by Mike Berger/editor–Northeast
Pat Burns, owner of Burns Family Neighborhood Markets, is no stranger to prepared foods and foodservice at retail. He saw its potential in 1996 and seized upon the opportunity. He now owns nine stores, and each has large foodservice sections.
In mid-August, ShopRite of Brookhaven opened in Brookhaven, Pennsylvania, and on Sept. 30, Burns opened Fresh Grocer in Upper Darby, Pennsylvania. A third store will open in Grays Ferry, Pennsylvania, a Philadelphia neighborhood, in October.
The 62,000-s.f. ShopRite of Brookhaven is operated by the Burns family, which has more than 30 years experience in the supermarket business in the Greater Philadelphia area.
The family’s newest ShopRite stores offer a large selection of fresh produce and natural and organic products along with thousands of sale items each week.
The Brookhaven location underwent an extensive renovation to meet ShopRite standards.
The store has more than 40 varieties of homestyle prepared hot entrees made fresh daily, sushi and Chinese cuisine, a salad bar, brick-oven pizza, fire-grilled chicken, and made-to-order hoagies and sandwiches.
Customers also will find:
• An in-store bakery featuring special occasion cakes, freshly made rolls, breads and pastries;
• A meat department offering a service case with trained butchers available for custom cuts and special orders;
• A wide variety of fruits, vegetables and local produce;
• A floral shop;
• A full-service deli department with gourmet and grab-and-go items;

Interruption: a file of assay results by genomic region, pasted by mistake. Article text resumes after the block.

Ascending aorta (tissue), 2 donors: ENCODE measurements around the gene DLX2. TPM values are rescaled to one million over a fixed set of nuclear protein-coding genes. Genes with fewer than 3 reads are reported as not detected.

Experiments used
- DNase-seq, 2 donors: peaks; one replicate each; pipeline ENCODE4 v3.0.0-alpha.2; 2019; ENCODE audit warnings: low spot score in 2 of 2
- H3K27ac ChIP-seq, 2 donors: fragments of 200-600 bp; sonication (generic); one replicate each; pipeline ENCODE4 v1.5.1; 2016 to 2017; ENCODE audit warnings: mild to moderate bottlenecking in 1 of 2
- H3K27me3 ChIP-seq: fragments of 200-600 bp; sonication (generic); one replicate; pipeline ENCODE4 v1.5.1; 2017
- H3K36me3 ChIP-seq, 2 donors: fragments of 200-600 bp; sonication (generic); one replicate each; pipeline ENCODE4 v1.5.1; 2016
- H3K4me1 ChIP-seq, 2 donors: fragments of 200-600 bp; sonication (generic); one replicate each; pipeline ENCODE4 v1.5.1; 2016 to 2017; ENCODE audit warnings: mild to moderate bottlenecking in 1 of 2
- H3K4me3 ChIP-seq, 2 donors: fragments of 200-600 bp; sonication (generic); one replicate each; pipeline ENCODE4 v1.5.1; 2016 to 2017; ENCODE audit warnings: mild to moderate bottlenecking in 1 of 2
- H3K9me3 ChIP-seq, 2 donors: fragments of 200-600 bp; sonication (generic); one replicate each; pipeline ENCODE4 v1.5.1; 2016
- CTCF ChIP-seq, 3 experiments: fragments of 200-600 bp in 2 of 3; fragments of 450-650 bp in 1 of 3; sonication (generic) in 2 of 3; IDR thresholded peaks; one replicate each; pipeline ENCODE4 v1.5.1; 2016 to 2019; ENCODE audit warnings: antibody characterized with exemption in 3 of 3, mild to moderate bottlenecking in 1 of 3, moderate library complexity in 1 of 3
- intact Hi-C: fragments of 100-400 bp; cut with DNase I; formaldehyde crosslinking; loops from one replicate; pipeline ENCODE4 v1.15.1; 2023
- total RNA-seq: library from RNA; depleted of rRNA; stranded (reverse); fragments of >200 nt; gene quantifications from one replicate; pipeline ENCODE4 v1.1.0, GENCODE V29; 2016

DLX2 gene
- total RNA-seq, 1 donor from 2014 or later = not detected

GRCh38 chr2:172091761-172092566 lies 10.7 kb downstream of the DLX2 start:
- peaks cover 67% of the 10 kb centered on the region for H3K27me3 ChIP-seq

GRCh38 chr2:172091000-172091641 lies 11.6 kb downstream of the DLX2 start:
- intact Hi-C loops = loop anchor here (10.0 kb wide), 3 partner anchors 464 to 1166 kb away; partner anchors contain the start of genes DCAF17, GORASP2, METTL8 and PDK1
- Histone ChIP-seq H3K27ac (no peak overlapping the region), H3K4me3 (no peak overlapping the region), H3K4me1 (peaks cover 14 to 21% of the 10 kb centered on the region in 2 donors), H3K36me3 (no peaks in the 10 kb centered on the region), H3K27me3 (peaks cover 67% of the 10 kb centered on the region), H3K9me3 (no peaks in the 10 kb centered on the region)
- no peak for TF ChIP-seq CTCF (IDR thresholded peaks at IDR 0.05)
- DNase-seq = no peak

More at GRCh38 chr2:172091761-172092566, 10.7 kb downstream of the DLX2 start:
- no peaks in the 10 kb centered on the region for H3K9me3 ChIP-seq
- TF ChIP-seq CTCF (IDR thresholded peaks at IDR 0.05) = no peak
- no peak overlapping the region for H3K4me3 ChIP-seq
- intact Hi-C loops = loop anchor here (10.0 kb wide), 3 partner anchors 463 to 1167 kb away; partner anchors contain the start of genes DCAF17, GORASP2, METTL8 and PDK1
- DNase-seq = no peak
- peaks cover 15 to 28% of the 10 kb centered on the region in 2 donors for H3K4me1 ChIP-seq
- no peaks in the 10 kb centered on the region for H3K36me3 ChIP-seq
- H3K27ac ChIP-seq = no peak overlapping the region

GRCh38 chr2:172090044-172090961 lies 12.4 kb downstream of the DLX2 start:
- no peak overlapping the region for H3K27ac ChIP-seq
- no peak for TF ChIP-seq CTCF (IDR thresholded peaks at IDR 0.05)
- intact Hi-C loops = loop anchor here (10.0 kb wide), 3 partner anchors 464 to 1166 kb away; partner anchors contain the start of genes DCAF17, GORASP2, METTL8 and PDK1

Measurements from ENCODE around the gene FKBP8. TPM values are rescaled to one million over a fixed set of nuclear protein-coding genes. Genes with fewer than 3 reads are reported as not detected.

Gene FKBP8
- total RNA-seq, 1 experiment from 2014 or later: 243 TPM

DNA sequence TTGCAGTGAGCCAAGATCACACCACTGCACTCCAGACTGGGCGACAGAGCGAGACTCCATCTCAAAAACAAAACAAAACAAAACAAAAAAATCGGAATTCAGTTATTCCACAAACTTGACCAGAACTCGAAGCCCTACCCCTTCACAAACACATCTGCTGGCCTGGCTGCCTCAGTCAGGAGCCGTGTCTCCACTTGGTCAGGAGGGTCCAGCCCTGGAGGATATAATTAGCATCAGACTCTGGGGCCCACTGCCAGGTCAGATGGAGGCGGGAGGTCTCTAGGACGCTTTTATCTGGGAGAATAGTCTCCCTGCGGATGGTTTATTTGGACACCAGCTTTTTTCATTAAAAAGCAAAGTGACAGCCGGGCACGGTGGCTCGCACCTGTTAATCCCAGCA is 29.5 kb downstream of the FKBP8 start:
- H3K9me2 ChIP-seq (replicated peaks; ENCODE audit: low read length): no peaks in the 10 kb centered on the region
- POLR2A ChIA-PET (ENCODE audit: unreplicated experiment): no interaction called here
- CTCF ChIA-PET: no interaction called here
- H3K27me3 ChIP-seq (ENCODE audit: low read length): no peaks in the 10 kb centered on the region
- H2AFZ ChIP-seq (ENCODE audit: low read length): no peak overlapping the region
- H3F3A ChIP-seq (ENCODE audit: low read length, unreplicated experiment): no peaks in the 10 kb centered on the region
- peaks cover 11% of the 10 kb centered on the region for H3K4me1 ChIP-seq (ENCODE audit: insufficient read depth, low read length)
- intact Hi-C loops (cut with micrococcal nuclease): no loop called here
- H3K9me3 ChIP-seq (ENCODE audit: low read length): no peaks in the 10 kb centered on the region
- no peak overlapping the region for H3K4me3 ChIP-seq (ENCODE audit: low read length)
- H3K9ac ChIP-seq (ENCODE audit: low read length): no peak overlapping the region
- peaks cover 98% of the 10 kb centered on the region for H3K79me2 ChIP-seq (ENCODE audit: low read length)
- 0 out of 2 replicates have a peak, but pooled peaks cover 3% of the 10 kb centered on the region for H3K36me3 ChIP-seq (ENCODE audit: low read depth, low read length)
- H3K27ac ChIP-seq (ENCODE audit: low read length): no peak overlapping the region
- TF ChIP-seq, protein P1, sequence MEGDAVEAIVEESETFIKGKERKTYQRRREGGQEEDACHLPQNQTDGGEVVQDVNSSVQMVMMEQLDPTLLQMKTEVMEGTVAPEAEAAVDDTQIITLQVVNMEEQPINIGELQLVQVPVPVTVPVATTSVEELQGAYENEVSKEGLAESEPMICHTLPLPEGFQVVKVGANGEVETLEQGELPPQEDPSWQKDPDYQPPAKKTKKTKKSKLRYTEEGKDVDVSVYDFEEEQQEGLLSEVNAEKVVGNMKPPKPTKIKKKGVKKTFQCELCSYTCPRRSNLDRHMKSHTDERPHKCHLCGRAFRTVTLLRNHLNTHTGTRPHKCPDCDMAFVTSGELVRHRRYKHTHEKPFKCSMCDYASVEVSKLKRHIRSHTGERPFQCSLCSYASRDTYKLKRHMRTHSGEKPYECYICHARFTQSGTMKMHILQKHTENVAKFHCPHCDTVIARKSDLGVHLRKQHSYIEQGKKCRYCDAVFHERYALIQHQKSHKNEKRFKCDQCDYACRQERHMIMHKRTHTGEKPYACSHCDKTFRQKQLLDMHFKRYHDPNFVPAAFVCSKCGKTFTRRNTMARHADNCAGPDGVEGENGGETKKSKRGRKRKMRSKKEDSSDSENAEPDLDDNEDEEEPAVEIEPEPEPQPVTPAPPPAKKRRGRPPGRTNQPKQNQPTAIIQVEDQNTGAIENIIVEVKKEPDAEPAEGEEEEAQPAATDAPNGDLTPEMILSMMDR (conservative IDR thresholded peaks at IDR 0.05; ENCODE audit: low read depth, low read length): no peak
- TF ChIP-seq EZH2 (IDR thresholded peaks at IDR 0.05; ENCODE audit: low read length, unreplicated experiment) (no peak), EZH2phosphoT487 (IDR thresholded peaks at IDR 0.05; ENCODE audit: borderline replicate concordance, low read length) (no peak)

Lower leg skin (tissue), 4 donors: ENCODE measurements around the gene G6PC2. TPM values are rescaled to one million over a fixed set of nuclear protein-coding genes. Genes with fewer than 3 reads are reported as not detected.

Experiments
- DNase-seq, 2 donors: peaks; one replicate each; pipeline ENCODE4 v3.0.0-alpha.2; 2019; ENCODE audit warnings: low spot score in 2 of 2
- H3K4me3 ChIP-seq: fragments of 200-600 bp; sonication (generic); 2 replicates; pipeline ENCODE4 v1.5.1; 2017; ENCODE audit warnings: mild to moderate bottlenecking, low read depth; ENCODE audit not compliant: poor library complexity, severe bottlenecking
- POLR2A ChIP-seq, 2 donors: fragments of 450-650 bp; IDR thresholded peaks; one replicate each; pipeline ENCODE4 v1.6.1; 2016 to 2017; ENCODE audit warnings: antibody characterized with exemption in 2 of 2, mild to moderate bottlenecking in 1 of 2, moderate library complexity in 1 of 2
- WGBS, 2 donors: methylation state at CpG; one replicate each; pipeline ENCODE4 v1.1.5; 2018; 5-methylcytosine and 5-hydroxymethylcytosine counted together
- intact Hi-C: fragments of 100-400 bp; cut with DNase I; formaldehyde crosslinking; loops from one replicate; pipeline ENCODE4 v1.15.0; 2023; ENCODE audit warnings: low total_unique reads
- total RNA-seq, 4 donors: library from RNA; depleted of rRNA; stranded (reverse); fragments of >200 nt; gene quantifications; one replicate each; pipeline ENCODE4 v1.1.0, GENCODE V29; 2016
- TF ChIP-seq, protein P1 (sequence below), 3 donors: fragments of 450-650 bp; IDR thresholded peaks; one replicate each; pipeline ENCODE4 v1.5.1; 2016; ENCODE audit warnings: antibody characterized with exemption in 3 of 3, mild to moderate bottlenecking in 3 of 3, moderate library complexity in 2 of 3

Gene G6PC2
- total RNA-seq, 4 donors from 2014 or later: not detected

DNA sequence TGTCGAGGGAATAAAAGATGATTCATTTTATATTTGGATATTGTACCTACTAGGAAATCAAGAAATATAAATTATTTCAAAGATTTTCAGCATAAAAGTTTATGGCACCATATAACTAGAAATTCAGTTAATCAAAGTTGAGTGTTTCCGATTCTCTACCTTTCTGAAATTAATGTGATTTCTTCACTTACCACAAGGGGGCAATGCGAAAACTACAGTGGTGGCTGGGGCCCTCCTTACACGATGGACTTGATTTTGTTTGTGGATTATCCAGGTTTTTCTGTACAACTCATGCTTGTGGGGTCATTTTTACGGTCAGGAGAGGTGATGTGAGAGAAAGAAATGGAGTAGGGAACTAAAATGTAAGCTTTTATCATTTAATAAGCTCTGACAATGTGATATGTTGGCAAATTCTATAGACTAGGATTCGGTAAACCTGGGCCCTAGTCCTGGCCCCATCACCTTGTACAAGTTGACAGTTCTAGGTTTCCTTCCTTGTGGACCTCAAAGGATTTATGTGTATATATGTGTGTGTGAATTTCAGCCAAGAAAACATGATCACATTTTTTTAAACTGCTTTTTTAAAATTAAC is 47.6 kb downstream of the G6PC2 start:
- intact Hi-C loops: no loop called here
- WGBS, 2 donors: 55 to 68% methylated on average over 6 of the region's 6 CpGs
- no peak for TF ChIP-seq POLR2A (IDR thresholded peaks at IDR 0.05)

• A beer garden with domestic and imported beers; and
• A seafood department offering fresh Grade A fish delivered daily to the store along with steam and clean service for lobster and shrimp purchases.
The Brookhaven store employs approximately 180 full- and part-time workers and is open 24 hours daily.
The 53,000-s.f. Fresh Grocer of Upper Darby will employ approximately 200 full- and part-time workers and will be open daily from 6 a.m.-midnight.
Burns said all three stores were former Pathmark locations that were rebuilt with new equipment and merchandise. Greeting shoppers when they enter the store are large produce sections to the right and large open kitchens so shoppers can see all fresh food under preparation and so shoppers can interact with the chefs.
Each of Burns’ stores cater to the demographics of the neighborhood, and he plans his menu items from the ethnicity of the area.
Burns said his Brookhaven store director has come up with a unique idea that he uses in all of his nine stores. One customer with a child with Asperger’s syndrome was looking for sensory items to touch rather than the traditional candy items. Kourtis came up with the sensory aisle with little balls and toys.
*Editor’s Note: Find more Foodservice@Retail news online and in each edition of The Shelby Report and The Griffin Report of the Northeast.